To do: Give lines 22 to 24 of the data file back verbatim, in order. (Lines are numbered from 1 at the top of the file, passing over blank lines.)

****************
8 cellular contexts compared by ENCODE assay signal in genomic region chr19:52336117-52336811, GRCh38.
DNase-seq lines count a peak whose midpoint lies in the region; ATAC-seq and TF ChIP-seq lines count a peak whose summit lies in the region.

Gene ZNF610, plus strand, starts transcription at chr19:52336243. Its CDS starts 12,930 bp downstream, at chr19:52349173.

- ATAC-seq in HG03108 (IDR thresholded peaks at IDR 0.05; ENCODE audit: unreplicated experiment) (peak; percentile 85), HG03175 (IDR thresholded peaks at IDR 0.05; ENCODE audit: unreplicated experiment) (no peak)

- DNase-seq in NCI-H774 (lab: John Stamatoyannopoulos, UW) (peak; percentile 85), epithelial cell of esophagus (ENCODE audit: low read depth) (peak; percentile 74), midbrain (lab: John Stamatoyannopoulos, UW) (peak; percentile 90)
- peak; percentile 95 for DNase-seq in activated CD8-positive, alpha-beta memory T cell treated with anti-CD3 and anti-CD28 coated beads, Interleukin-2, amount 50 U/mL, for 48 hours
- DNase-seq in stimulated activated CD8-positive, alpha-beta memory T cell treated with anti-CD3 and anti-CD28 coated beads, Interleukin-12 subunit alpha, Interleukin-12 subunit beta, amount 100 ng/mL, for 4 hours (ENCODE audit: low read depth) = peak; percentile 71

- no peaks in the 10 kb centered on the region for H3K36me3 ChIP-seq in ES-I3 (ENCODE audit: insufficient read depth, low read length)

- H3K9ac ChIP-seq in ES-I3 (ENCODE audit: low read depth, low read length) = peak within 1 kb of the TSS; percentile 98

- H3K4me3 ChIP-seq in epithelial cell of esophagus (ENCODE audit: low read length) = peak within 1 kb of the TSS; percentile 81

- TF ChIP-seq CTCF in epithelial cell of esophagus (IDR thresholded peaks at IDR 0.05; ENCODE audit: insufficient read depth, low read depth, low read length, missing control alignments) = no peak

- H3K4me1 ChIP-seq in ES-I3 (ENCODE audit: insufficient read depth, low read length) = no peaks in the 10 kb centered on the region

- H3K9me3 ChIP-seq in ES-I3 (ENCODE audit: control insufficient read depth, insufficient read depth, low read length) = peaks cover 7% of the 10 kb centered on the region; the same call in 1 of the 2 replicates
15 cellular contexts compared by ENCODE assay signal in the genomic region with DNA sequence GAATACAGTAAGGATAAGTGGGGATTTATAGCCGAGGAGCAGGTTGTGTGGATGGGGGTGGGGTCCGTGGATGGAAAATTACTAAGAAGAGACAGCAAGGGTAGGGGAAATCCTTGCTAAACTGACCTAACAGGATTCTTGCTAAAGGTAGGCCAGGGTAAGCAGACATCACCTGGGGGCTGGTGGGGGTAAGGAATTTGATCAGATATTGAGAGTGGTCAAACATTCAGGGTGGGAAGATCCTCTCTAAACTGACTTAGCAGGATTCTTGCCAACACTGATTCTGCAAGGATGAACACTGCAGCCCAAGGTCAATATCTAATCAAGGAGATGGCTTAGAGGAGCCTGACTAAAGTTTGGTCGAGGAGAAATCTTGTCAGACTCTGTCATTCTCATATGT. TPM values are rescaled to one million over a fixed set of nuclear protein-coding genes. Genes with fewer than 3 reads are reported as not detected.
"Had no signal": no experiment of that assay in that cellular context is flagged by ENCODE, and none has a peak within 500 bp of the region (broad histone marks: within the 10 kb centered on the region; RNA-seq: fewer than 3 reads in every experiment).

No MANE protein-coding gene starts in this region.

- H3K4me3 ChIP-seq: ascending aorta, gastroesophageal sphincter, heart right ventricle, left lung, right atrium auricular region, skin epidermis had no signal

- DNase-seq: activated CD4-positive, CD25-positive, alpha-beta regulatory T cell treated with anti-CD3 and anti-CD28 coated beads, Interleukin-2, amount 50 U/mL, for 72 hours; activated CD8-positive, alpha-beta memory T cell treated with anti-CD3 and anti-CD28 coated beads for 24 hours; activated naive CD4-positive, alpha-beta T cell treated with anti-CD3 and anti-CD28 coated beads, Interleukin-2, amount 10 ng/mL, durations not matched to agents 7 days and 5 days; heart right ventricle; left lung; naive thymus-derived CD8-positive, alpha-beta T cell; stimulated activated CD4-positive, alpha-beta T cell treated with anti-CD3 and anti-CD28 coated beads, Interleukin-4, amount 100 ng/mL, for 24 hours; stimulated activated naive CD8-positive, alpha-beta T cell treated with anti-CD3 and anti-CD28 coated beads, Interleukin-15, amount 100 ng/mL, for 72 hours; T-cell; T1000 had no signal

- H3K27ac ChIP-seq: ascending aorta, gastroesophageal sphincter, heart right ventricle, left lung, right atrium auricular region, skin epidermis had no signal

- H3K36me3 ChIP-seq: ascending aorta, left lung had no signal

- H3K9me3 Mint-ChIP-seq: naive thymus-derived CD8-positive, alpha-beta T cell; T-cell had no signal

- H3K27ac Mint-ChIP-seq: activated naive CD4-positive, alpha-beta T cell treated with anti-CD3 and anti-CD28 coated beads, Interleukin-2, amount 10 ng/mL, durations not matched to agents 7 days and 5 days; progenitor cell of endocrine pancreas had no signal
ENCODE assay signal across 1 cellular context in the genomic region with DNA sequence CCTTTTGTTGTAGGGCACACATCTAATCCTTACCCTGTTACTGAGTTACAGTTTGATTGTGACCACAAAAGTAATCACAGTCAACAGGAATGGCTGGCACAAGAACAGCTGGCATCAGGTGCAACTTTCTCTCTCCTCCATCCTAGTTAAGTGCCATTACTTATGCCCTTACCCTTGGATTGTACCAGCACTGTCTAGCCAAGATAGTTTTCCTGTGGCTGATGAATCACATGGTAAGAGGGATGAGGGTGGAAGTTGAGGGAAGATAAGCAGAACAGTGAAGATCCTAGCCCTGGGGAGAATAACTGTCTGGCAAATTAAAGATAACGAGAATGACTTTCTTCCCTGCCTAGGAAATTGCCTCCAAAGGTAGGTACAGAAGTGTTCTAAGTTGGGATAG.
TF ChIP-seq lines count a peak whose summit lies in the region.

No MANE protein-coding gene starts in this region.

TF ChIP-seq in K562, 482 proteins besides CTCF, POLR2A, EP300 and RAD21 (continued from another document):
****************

- H3K27ac Mint-ChIP-seq: activated naive CD4-positive, alpha-beta T cell treated with anti-CD3 and anti-CD28 coated beads, Interleukin-2, amount 10 ng/mL, durations not matched to agents 7 days and 5 days; progenitor cell of endocrine pancreas had no signal
ENCODE assay signal across 1 cellular context in the genomic region with DNA sequence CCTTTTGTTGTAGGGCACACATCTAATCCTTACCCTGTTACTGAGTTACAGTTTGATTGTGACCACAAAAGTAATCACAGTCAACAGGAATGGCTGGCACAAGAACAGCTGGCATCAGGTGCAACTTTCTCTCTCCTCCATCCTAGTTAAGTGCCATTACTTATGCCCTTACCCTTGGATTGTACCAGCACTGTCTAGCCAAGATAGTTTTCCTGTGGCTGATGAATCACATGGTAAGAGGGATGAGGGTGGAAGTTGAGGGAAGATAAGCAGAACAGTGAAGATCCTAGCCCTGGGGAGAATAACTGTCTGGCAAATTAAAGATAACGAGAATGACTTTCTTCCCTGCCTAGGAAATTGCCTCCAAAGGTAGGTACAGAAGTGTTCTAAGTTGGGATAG.
TF ChIP-seq lines count a peak whose summit lies in the region.